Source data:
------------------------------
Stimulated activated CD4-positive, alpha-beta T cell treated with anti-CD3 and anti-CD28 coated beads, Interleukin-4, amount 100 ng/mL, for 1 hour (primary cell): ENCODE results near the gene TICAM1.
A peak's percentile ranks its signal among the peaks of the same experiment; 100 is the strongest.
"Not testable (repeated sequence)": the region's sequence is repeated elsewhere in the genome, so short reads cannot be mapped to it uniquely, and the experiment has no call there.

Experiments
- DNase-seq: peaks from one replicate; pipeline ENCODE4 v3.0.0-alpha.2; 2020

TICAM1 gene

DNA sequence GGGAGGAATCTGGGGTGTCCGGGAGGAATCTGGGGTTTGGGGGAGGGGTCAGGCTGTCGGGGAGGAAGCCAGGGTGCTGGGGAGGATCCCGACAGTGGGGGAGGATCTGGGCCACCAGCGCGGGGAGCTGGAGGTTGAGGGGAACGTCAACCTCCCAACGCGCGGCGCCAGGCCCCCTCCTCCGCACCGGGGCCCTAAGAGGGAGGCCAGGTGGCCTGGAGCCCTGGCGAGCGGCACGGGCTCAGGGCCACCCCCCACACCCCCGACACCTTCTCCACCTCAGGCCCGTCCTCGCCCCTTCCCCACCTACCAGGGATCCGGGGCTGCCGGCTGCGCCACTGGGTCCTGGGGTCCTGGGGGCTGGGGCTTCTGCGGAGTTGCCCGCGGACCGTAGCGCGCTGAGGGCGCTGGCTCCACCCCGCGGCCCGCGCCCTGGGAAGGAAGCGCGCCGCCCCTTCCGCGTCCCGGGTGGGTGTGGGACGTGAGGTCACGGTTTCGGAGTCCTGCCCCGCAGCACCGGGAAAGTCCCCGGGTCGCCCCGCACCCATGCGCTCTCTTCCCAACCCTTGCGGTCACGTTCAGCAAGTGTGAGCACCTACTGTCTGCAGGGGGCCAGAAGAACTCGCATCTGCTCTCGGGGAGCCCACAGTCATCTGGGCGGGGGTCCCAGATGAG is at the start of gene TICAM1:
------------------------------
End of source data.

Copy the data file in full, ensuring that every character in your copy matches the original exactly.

Stimulated activated CD4-positive, alpha-beta T cell treated with anti-CD3 and anti-CD28 coated beads, Interleukin-4, amount 100 ng/mL, for 1 hour (primary cell): ENCODE results near the gene TICAM1.
A peak's percentile ranks its signal among the peaks of the same experiment; 100 is the strongest.
"Not testable (repeated sequence)": the region's sequence is repeated elsewhere in the genome, so short reads cannot be mapped to it uniquely, and the experiment has no call there.

Experiments
- DNase-seq: peaks from one replicate; pipeline ENCODE4 v3.0.0-alpha.2; 2020

TICAM1 gene

DNA sequence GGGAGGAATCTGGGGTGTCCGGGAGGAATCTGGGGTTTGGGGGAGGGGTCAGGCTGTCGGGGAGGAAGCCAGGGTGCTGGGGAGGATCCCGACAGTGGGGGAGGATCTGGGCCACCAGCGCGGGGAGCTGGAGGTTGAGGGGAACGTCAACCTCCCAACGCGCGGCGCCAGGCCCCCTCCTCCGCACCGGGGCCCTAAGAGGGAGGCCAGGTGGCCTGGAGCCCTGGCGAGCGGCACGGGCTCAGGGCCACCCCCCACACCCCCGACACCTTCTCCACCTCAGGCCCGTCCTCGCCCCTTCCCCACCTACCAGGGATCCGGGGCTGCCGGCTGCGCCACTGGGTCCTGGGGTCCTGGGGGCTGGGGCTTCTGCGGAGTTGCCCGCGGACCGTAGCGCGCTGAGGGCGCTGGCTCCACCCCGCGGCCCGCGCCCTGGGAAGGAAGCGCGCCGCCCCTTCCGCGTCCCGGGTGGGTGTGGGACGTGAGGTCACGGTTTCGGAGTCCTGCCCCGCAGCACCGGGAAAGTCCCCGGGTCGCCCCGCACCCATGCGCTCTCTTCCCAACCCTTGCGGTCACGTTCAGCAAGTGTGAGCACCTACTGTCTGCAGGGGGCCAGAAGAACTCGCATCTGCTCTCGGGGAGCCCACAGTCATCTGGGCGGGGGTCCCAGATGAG is at the start of gene TICAM1: